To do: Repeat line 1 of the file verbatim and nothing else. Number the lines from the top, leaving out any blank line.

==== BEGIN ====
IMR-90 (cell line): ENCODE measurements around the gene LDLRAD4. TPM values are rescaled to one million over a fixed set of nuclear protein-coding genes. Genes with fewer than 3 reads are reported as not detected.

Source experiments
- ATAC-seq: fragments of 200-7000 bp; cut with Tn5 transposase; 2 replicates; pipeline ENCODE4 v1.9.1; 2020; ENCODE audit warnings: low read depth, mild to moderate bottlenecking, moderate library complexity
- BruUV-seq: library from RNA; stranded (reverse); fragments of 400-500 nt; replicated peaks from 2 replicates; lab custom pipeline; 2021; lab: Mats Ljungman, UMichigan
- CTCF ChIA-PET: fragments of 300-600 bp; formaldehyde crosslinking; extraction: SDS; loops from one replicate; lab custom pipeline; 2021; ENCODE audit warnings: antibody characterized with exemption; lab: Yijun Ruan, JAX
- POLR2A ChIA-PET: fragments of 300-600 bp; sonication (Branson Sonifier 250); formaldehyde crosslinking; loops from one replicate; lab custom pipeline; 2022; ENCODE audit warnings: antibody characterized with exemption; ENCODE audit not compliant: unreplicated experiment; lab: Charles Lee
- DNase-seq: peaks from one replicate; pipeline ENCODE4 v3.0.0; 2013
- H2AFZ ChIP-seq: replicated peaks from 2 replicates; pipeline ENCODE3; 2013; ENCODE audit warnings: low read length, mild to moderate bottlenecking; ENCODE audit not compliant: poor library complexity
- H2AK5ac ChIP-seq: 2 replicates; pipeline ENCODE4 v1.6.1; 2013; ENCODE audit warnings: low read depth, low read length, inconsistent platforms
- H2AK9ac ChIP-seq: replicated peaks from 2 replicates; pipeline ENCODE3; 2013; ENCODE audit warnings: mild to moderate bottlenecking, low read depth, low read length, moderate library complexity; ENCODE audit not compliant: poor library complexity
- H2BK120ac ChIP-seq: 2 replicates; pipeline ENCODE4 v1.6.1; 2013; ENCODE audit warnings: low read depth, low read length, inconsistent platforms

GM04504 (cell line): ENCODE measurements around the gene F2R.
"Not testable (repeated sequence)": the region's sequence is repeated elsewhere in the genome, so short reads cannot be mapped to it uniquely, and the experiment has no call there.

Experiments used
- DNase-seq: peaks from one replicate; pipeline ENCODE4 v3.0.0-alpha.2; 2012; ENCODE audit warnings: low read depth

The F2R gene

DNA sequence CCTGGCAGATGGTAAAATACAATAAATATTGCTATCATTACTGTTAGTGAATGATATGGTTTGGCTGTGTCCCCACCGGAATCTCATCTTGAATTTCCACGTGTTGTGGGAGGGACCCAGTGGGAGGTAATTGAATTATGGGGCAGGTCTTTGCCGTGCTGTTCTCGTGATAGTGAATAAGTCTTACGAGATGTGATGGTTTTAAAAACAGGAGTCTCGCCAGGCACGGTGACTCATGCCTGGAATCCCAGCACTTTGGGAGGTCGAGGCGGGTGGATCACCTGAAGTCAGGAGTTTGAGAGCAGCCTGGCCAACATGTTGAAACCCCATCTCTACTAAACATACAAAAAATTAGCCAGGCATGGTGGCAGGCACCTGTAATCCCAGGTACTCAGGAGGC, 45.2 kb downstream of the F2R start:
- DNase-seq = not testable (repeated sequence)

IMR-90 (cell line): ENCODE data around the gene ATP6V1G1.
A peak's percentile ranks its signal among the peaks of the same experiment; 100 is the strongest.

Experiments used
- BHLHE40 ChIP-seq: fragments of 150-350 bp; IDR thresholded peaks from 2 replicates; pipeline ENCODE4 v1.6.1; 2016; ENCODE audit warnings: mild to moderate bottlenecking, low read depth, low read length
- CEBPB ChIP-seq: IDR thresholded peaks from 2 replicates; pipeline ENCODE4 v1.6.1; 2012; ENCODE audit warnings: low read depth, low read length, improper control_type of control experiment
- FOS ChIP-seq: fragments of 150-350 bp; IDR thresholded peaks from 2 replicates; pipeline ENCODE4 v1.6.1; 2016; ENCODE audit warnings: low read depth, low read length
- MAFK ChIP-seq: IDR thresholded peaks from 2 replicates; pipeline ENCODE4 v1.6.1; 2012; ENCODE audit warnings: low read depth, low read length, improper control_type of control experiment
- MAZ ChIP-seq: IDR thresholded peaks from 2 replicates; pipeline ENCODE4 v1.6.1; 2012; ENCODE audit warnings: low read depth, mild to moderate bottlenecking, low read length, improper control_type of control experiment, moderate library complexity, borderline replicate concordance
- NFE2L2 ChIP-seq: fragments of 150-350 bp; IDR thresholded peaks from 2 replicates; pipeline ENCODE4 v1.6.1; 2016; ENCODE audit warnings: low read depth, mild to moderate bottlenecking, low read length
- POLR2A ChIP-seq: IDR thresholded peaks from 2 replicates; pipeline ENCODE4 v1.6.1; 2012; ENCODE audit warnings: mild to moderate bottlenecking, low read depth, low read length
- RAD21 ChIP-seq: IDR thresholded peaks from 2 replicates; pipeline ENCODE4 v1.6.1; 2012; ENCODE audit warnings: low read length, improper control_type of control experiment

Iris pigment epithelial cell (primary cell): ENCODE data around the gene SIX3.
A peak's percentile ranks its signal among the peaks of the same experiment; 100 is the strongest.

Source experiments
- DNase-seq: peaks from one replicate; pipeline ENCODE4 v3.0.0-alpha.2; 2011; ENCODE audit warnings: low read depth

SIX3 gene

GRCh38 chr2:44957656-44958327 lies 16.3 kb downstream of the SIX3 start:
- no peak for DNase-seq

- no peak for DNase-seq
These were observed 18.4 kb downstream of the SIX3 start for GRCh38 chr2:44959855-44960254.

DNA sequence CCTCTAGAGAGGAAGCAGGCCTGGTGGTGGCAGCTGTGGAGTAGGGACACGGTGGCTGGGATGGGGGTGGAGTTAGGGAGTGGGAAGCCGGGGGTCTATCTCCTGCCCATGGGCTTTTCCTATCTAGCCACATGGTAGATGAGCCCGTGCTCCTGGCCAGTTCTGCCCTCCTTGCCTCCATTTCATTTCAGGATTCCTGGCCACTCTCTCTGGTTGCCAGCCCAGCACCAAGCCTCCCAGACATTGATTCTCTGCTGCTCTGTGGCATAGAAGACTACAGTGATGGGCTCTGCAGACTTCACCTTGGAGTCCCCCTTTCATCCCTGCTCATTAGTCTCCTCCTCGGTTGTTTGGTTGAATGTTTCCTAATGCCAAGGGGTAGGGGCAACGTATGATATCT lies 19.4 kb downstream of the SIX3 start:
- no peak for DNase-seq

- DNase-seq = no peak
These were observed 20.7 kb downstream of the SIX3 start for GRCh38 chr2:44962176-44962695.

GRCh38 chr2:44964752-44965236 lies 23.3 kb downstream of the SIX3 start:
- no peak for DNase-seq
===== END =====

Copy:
IMR-90 (cell line): ENCODE measurements around the gene LDLRAD4. TPM values are rescaled to one million over a fixed set of nuclear protein-coding genes. Genes with fewer than 3 reads are reported as not detected.